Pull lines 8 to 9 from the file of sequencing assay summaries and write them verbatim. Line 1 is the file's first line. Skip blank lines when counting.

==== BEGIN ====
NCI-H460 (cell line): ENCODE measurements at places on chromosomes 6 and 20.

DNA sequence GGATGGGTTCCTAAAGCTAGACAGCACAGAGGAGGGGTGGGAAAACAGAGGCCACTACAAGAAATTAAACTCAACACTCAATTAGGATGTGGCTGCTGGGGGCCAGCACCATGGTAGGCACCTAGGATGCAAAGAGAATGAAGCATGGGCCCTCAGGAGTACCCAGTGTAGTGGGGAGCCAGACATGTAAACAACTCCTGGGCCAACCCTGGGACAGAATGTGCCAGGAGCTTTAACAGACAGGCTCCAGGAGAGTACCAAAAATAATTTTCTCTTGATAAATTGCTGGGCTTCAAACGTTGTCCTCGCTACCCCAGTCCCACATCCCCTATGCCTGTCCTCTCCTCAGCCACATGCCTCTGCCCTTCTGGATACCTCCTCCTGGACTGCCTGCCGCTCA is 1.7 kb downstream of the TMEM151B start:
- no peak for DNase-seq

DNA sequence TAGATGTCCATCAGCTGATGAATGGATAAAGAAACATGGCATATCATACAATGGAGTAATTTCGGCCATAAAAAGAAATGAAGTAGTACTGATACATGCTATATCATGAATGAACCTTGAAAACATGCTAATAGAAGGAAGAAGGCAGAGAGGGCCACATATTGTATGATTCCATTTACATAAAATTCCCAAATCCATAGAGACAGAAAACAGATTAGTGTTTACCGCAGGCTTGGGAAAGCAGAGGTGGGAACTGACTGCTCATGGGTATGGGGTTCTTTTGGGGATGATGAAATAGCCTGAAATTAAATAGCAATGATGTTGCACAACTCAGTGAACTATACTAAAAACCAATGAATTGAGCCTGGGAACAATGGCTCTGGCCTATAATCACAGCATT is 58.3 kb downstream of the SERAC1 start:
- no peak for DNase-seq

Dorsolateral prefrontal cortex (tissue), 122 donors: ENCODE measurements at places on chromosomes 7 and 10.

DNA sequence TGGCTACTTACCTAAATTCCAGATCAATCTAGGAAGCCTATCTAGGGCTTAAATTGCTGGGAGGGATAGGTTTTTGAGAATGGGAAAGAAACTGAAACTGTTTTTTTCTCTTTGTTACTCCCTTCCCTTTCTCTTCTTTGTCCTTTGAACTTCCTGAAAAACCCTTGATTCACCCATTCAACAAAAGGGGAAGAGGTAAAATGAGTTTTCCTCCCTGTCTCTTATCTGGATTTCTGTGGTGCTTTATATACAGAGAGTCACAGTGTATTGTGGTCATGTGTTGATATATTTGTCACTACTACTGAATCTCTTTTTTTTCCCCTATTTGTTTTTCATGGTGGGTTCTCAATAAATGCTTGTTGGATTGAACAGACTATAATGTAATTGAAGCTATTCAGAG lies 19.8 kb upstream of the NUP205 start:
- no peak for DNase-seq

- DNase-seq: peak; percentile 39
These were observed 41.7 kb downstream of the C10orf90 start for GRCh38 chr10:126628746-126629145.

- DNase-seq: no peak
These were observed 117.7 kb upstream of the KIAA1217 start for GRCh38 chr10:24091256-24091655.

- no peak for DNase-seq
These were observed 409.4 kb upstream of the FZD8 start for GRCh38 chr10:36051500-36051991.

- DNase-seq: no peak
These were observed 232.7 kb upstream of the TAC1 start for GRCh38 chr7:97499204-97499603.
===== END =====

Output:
- no peak for DNase-seq

- DNase-seq: peak; percentile 39